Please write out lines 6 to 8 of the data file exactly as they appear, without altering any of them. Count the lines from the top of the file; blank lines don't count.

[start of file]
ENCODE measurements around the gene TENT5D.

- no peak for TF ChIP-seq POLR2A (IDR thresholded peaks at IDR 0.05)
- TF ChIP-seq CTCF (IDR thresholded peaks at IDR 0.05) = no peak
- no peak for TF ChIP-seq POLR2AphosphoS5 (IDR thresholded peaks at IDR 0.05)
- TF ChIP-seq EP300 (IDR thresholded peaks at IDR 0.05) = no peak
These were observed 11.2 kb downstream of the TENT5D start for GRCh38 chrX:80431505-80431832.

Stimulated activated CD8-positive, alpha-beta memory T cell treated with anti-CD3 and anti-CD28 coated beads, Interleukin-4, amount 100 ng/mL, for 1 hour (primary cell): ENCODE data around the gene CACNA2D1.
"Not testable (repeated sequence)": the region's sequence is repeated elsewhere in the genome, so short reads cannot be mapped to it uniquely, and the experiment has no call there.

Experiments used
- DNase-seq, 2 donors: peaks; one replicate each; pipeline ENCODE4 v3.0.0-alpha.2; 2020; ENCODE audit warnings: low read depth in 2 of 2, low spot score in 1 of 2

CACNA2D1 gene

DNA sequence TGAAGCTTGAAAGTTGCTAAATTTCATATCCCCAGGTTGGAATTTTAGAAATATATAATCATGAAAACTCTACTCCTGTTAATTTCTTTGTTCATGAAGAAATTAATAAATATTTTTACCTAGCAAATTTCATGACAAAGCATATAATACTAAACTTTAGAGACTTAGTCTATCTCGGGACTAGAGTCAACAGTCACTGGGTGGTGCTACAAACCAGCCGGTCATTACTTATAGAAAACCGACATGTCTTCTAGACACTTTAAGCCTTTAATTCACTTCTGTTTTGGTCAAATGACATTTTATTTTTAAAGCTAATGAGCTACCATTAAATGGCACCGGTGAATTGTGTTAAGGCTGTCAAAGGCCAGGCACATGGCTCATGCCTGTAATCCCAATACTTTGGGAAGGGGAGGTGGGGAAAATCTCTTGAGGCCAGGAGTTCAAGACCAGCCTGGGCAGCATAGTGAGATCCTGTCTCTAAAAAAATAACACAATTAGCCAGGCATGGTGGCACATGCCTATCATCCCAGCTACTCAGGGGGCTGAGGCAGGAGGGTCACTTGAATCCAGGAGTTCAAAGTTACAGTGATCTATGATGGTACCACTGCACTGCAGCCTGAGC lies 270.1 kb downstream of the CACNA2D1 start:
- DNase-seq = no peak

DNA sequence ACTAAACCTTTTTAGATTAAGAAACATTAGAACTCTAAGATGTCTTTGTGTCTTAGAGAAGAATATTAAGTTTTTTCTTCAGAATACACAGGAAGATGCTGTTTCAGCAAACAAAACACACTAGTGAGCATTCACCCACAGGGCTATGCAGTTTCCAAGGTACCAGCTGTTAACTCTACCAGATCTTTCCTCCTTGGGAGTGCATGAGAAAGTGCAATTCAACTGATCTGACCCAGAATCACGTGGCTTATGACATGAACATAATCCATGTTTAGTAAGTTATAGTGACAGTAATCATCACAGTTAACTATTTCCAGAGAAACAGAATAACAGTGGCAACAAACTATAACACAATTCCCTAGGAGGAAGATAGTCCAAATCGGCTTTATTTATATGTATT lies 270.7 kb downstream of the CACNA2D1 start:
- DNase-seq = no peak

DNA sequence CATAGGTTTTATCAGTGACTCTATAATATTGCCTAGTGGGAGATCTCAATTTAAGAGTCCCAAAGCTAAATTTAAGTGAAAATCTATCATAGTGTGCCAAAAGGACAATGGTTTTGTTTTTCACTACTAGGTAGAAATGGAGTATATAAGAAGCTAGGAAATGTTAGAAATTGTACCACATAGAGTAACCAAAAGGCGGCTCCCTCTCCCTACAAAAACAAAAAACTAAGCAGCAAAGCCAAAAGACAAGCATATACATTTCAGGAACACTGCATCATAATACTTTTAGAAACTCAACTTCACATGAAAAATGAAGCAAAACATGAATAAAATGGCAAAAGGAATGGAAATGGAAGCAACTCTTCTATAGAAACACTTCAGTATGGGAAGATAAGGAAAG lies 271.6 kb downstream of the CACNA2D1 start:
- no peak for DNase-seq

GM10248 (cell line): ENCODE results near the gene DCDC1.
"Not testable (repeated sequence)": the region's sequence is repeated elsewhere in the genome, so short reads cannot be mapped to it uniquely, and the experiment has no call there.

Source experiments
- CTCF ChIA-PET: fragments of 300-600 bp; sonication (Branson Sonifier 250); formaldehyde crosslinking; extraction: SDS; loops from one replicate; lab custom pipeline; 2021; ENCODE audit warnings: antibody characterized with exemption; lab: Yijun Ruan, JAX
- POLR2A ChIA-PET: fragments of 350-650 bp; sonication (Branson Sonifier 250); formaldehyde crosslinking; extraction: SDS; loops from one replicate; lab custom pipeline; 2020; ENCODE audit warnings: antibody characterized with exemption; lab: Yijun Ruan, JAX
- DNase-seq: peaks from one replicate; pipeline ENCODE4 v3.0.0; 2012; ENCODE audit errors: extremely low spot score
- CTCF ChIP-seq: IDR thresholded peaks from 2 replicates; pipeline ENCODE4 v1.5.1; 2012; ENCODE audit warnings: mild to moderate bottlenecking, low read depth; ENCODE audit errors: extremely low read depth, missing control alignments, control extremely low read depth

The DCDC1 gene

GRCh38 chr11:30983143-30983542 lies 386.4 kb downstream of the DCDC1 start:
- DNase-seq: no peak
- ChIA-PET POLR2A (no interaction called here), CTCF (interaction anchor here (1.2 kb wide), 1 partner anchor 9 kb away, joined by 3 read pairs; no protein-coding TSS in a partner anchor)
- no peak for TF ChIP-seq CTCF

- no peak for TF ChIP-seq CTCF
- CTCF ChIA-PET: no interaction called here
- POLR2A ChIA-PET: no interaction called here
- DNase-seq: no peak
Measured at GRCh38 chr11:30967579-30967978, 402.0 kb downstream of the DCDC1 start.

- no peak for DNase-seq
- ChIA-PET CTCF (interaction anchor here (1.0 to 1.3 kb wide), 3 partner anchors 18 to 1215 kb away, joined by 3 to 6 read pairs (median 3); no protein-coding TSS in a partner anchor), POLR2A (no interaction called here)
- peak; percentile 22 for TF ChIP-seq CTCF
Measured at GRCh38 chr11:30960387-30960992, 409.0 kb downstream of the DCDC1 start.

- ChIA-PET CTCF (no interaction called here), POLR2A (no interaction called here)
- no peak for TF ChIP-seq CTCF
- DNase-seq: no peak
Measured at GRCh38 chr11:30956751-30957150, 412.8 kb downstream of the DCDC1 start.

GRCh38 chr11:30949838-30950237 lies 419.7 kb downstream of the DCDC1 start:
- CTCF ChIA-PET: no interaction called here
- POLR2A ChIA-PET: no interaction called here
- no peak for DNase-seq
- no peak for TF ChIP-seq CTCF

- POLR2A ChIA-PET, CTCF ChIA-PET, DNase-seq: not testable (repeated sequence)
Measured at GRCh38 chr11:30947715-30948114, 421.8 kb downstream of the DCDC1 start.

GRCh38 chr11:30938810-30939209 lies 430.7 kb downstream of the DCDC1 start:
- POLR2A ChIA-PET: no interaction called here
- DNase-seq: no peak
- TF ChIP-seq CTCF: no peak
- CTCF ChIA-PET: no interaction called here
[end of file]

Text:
These were observed 11.2 kb downstream of the TENT5D start for GRCh38 chrX:80431505-80431832.

Stimulated activated CD8-positive, alpha-beta memory T cell treated with anti-CD3 and anti-CD28 coated beads, Interleukin-4, amount 100 ng/mL, for 1 hour (primary cell): ENCODE data around the gene CACNA2D1.
"Not testable (repeated sequence)": the region's sequence is repeated elsewhere in the genome, so short reads cannot be mapped to it uniquely, and the experiment has no call there.